This under-the-radar drug company might be a bargain hunter’s dream

Companies touting effective therapeutic candidates to fight COVID-19 are in the healthcare spotlight, attracting investor attention. Experimental treatments are being developed at a rapid pace by many companies of all sizes. This includes biotechnology companies such as iBio (IBIO -3.51%)an innovator specializing in the manufacture and production of antibodies and vaccines under development.

iBio’s share price soared in July last year following its inclusion in the Russell 2000 and Russell 3000 indices. news of its COVID vaccine candidates, leading to a 75% decline in biotech stock.

Today, a brief resurgence of interest from investors is the result of exclusive licensing agreements and positive preclinical studies involving its most promising candidates. Could this be a sign of future growth?

Image source: Getty Images.

Candidates to support to find an effective treatment

iBio has four candidates in its current pipeline, three of which focus on human disease. He is also developing a vaccine to treat animals against swine fever.

The three candidates for human health have reached the preclinical development stage, while the vaccine for animal treatment has progressed a little further in clinical development. Among the most promising candidates is what the company has labeled IBIO-202. It is intended to fight variant strains of the coronavirus by focusing on the neoclapside (N) protein, which is known to produce a high rate of immune response.

In July, iBio published the results of preclinical studies involving IBIO-202, showing that focusing on the N protein can help produce T cells that help the body fight off the virus. The study results support the idea that current spike (S) protein-focused vaccines may be effective but may weaken over time, requiring boosters. By focusing on protein N in combination with protein S, the vaccine could be more effective and longer lasting.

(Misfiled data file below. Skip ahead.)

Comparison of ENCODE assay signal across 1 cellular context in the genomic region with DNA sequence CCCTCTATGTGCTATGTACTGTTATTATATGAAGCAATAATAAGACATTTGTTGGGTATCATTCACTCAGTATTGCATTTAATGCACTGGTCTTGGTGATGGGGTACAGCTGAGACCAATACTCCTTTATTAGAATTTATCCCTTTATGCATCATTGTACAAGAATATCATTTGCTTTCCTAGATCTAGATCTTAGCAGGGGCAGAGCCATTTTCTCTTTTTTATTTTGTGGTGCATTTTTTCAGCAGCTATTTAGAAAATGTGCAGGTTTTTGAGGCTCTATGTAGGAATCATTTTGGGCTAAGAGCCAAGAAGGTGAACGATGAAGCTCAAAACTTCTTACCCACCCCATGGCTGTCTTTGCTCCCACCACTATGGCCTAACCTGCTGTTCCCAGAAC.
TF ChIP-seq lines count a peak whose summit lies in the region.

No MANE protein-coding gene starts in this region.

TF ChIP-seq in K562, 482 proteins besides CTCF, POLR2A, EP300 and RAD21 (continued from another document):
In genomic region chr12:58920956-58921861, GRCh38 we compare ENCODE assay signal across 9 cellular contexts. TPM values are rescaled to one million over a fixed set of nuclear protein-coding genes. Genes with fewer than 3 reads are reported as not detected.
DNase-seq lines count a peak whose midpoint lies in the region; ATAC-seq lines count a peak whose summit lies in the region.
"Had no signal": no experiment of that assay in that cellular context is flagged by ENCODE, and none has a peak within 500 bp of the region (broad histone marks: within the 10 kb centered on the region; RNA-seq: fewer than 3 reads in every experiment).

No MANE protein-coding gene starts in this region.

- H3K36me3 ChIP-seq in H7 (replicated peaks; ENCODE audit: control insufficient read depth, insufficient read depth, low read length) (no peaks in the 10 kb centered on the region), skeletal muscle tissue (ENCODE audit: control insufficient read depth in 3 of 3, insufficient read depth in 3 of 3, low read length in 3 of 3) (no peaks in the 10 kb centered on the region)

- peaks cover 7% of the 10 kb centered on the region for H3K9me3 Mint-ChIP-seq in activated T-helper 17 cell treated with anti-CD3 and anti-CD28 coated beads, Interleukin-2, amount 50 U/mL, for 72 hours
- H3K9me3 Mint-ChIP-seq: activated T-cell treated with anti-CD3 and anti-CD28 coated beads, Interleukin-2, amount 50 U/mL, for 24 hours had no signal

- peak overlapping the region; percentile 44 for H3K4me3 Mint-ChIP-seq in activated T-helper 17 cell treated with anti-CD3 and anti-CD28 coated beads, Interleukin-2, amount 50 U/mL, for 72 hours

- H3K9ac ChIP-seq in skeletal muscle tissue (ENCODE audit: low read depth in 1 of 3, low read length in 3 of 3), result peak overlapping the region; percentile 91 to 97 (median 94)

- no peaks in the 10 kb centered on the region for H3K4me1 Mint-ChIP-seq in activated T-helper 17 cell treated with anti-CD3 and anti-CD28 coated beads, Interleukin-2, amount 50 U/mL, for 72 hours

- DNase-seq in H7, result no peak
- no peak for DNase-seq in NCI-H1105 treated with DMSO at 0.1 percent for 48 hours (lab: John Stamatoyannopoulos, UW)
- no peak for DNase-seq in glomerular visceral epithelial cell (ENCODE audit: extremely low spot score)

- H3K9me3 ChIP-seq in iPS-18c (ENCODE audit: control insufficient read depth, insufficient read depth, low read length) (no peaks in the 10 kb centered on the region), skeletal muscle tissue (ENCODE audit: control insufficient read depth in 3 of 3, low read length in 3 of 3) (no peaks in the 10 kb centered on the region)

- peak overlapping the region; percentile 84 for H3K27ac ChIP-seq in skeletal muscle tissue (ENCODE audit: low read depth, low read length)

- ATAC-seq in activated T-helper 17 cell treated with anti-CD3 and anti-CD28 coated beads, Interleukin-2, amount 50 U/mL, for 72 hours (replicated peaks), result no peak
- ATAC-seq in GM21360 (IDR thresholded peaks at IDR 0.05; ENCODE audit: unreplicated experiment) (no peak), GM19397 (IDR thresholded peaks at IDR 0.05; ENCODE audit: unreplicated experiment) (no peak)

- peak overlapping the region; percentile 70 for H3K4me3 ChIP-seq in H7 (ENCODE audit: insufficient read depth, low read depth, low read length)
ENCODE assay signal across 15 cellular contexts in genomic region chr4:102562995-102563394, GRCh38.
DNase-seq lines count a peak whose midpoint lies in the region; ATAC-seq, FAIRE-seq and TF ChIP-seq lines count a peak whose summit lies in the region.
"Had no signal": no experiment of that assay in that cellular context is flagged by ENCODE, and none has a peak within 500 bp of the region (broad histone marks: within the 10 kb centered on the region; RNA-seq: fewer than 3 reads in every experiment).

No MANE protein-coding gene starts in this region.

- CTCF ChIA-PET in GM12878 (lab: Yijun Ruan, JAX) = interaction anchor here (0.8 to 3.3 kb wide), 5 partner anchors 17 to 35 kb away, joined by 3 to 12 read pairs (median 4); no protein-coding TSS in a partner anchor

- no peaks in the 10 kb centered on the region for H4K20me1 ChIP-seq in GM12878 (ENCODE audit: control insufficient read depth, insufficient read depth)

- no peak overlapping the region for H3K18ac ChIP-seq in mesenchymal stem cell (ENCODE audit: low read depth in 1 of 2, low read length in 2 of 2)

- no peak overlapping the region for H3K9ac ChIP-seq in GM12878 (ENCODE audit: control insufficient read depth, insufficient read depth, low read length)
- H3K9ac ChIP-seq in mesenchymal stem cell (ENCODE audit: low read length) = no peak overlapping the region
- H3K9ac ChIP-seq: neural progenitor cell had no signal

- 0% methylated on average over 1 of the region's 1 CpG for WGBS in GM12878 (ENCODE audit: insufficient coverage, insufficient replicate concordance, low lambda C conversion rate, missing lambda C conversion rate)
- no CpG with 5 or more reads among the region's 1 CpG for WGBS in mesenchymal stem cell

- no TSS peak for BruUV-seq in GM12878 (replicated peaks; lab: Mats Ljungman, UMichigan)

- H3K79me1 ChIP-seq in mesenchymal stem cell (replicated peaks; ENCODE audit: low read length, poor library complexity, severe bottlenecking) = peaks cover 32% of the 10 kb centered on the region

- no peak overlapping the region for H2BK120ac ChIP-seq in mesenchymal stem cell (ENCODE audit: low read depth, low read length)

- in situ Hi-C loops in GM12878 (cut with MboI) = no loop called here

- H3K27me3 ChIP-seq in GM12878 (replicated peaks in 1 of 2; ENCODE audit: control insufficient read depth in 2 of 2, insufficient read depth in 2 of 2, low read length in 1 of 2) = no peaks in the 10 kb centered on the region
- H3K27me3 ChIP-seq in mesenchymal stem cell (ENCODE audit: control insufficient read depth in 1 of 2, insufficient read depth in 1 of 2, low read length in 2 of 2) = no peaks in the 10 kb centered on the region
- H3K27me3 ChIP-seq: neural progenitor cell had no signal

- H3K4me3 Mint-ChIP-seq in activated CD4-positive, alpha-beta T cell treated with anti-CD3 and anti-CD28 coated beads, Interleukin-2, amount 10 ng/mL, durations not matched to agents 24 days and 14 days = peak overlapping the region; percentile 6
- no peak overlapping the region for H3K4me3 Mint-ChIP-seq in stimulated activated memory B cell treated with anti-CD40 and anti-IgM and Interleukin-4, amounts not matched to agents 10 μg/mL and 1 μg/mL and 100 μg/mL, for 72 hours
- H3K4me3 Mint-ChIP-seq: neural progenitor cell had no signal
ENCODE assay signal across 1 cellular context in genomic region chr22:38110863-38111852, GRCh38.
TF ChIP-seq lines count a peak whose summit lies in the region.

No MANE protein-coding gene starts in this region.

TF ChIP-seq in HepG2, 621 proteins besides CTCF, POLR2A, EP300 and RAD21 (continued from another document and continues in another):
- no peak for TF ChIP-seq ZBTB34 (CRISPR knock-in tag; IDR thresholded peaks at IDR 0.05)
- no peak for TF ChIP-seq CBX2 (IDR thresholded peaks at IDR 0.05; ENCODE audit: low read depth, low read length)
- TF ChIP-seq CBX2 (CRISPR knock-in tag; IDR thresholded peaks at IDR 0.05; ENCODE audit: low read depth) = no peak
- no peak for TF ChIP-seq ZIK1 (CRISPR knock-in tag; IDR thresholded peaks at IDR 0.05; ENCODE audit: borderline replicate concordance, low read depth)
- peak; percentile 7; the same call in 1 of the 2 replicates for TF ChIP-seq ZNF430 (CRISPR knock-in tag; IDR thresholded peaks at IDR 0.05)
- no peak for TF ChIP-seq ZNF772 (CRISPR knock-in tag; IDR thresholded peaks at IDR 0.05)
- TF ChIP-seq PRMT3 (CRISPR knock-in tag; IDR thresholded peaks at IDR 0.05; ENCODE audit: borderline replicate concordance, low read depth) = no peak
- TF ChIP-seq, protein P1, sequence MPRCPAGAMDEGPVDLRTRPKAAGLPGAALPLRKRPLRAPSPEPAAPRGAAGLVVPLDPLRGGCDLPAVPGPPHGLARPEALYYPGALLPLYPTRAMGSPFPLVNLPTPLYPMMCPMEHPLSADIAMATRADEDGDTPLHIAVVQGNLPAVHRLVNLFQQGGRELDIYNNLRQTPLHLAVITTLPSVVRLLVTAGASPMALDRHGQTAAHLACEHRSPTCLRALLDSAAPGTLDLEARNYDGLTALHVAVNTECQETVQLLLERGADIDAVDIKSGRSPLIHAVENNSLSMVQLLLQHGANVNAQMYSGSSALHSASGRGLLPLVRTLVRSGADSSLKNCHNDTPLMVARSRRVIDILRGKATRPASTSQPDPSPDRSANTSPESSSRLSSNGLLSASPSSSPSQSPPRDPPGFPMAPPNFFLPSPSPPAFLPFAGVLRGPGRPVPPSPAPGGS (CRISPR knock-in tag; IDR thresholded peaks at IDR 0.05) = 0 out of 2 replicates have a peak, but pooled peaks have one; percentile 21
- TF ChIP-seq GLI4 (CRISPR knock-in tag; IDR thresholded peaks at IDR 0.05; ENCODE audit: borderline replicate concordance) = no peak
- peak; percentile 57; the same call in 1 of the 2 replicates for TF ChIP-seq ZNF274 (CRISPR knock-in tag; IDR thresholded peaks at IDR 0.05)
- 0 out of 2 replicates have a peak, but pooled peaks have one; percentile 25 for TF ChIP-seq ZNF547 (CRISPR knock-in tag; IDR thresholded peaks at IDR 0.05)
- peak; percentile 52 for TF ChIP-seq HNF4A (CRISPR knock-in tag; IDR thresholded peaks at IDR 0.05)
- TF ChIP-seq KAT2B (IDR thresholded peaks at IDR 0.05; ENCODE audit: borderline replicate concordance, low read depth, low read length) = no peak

Kristen Kluska of Cantor Fitzgerald noted, “We believe the company’s approach is sound and could potentially support the ongoing global vaccine effort. Cantor currently has a price target of $3 on the stock, reflecting more than 170% upside potential.

A second candidate in development that the company is excited about is RTX-003 (renamed IBIO-101), an antibody developed by RubrYc Therapeutics that targets regulatory T cells (Tregs) used for immunotherapeutic treatment of cancer. In preclinical studies, it has shown evidence of generating strong anti-tumor responses both as monotherapy and in combination with checkpoint inhibitors.

iBio plans to launch a new investigational drug study within the next 10 months, with CEO Tom Isett saying the collaboration with RubrYc is a “critical step for iBio that can create value in multiple ways.” The company intends to use its proprietary FastPharming plant protein expression system, combined with RubrYc’s artificial intelligence platform, to produce other cancer therapeutic candidates that are safe and scalable, and to top speeds.

Unique plant-based system leads to increased capabilities